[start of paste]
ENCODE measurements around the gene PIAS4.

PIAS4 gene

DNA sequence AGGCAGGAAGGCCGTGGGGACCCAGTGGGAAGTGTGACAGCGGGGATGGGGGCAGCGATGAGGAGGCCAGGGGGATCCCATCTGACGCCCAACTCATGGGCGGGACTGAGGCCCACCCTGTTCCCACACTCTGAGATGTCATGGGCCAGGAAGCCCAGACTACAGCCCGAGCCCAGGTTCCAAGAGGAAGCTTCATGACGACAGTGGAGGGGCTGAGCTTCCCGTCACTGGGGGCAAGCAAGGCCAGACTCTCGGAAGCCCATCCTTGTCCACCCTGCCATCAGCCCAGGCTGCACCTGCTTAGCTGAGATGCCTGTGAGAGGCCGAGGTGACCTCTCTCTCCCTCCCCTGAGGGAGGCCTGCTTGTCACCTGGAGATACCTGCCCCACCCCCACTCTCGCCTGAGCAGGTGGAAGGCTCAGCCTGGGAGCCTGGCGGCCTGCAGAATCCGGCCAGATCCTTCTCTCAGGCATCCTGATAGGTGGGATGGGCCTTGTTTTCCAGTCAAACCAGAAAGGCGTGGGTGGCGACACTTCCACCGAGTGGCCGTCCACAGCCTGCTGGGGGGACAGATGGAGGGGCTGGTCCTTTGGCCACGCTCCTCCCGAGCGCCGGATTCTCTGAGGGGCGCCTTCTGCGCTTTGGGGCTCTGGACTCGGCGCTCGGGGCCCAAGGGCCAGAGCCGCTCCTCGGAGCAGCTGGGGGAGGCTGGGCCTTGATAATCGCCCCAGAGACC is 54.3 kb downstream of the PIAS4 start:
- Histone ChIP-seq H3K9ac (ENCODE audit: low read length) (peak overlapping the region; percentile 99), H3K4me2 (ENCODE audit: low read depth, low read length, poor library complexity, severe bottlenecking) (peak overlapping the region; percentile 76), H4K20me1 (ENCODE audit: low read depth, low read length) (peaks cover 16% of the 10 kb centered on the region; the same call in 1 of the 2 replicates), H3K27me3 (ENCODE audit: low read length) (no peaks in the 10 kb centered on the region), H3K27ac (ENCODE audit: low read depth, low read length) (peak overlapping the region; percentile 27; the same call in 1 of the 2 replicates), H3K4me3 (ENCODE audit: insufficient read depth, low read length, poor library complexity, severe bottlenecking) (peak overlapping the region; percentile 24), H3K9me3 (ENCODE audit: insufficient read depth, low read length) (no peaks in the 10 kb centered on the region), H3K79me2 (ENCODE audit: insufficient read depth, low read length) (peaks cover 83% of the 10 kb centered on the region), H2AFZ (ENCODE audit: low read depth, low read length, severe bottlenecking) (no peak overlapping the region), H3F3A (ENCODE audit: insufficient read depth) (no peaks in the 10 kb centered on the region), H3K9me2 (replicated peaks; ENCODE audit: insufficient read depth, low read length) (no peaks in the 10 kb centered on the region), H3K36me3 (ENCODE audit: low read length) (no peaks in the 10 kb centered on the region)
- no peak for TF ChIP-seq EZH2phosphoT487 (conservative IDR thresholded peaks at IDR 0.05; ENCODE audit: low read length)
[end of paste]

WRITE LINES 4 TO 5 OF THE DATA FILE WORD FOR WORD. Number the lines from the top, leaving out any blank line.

- Histone ChIP-seq H3K9ac (ENCODE audit: low read length) (peak overlapping the region; percentile 99), H3K4me2 (ENCODE audit: low read depth, low read length, poor library complexity, severe bottlenecking) (peak overlapping the region; percentile 76), H4K20me1 (ENCODE audit: low read depth, low read length) (peaks cover 16% of the 10 kb centered on the region; the same call in 1 of the 2 replicates), H3K27me3 (ENCODE audit: low read length) (no peaks in the 10 kb centered on the region), H3K27ac (ENCODE audit: low read depth, low read length) (peak overlapping the region; percentile 27; the same call in 1 of the 2 replicates), H3K4me3 (ENCODE audit: insufficient read depth, low read length, poor library complexity, severe bottlenecking) (peak overlapping the region; percentile 24), H3K9me3 (ENCODE audit: insufficient read depth, low read length) (no peaks in the 10 kb centered on the region), H3K79me2 (ENCODE audit: insufficient read depth, low read length) (peaks cover 83% of the 10 kb centered on the region), H2AFZ (ENCODE audit: low read depth, low read length, severe bottlenecking) (no peak overlapping the region), H3F3A (ENCODE audit: insufficient read depth) (no peaks in the 10 kb centered on the region), H3K9me2 (replicated peaks; ENCODE audit: insufficient read depth, low read length) (no peaks in the 10 kb centered on the region), H3K36me3 (ENCODE audit: low read length) (no peaks in the 10 kb centered on the region)
- no peak for TF ChIP-seq EZH2phosphoT487 (conservative IDR thresholded peaks at IDR 0.05; ENCODE audit: low read length)